Curbing the catastrophic effects of climate change is not that complicated. You can pay now to avert the worst effects or you can pay later to repair them. That’s the fundamental message of the report offered by 91 scientists to the United Nation’s Intergovernmental Panel on Climate Change. The scientists concluded that those catastrophic effects are coming on faster than they had previously predicted and require quick and cooperative global responses on a never before achieved scale.
Ah, there’s the rub.
“We understand the science. We understand the effects of climate change. But we don’t understand how to bring countries together.” That is from the economist whose work undergirds the UN report. His name is William Nordhaus.
Quick and cooperative.
So far, we, the human race, have been neither. The voluntary limits on carbon emissions adopted in Paris are nowhere near enough to head off the continued warming of the atmosphere, the scientists concluded. And, in any case, the leader of the world’s largest economy, Donald “I’m not the president of the globe,” Trump, says he’s walking out because the deal isn’t good enough for America.
Canadians are hardly in a position to gloat about this. The scientific panel suggests a uniform global tax on carbon as the most powerful way to reduce emissions and drive development of clean and renewable forms of energy. Canada can’t even come to consensus on a uniform national tax.
In that way, we are representative of the global challenge.
“We understand the science. We understand the effects of climate change. But we don’t understand how to bring countries together.”
That is from the economist whose work undergirds the UN report. His name is William Nordhaus. He is a professor at Yale and on Monday, just a few hours after the UN report was released, he was awarded the Nobel Prize in Economic Science for his work. That included making the case that “the most efficient remedy for the problems caused by greenhouse gas emissions would be a global scheme of carbon taxes that are uniformly imposed on all countries.”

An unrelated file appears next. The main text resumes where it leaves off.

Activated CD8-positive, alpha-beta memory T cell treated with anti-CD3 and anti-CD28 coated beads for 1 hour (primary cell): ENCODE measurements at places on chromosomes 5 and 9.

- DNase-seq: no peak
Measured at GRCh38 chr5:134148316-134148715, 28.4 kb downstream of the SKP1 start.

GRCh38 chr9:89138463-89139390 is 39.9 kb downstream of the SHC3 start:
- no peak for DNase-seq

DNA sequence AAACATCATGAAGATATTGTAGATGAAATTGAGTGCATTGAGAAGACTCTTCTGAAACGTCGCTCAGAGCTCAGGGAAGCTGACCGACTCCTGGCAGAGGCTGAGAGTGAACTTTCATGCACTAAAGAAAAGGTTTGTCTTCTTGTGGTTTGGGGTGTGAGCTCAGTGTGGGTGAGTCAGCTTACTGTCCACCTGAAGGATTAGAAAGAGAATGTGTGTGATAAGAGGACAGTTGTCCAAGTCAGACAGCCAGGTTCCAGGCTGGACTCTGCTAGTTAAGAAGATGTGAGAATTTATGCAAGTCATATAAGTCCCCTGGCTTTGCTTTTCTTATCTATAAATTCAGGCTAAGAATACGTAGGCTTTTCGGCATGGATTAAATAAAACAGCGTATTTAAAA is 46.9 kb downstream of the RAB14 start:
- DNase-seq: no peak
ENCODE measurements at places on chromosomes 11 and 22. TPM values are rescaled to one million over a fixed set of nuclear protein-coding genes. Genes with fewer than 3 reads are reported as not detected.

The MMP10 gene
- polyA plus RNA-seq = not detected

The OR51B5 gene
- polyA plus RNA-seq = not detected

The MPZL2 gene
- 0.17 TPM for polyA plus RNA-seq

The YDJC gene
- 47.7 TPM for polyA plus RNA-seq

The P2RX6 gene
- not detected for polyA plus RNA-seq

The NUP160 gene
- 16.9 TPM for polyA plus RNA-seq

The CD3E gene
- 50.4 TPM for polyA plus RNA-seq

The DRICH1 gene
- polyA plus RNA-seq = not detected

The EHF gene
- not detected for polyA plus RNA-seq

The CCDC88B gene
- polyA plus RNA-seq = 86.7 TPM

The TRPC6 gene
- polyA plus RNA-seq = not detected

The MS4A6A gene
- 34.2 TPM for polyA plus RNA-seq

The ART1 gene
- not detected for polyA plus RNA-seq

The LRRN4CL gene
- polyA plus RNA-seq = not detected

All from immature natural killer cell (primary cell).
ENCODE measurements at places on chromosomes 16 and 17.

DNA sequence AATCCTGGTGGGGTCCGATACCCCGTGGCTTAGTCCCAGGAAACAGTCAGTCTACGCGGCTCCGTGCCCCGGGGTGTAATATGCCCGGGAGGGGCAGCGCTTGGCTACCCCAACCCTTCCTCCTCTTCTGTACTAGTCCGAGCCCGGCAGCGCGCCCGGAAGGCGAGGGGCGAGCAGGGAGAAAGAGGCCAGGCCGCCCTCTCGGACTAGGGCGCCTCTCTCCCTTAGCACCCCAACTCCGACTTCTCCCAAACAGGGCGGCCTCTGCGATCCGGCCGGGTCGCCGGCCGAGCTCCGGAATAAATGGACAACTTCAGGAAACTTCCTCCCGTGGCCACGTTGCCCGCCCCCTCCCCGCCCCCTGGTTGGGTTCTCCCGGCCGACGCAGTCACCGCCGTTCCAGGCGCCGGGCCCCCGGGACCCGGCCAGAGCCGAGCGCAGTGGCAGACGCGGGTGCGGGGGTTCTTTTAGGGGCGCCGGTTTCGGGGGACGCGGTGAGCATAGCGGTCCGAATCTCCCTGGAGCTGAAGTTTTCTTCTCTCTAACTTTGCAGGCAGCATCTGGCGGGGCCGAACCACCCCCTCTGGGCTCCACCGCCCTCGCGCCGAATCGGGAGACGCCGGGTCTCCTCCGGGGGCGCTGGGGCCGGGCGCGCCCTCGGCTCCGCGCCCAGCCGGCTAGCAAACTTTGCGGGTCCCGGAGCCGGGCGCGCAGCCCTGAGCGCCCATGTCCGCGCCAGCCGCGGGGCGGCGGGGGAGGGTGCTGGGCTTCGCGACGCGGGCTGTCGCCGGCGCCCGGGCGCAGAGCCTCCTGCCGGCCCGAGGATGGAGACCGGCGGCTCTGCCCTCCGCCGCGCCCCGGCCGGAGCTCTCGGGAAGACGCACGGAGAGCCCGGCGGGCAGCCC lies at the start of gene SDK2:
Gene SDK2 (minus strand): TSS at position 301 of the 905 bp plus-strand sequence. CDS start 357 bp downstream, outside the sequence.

Just to say it is to make clear the challenge. Science is the discipline of seeing the world as it is. Politics is the art of the possible. Right now there is a very large gap between the two.
It would be wrong to understand the IPCC report as merely gloom and doom, although there surely is a good dose of that (dead reefs, melted ice caps, lost ecosytems). Indeed, the report is baked through with a generation of lessons on how merely sounding alarms can be counter productive. Something about crying wolf. But now the wolf is not at the door, it's well through it. As we receive this warning to reduce carbon emissions faster they are in fact starting to rise again.
Our challenge isn’t the science, it is human nature. Don’t do today what you can put off until tomorrow and don’t expend your resources on something for the general good until you’re sure everyone else is in, too. Add to this that we have no effective political system for making decisions that require cooperation and coordination at a global level.
What the scientists were trying to do, and what professor Nordhaus has been trying to do for years, is provide decision makers with a broader understanding of the real costs and consequences of different paths. Doing not much may seem cheap now. But doing too little now will cost trillions later to repair the damage of severe weather events, remove carbon from the atmosphere, and relocate millions of people displaced by flooding. A central point of the IPCC report is that later is coming sooner than we thought.
More than anything, professor Nordhaus and the IPCC report are trying to dispel magical thinking. Yes, we have been making progress in bringing down the cost of alternative sources of energy. Just yesterday a Dutch company spent half a billion US dollars to buy a US wind company. That’s the marketplace saying there is money to be made. But innovation is not moving fast enough and emissions are not falling fast enough to avert catastrophe, according to the IPCC report.
Which brings us back to leadership. The scientists have given us a map with various paths. We would like to see every Federal and provincial leader of every party read this report and then tell us which path they pick and why. There is no free lunch. But some choices are clearly better for humanity than others. Paying more now to avert catastrophe later seems a better choice.
To Canada's leaders: we await your response.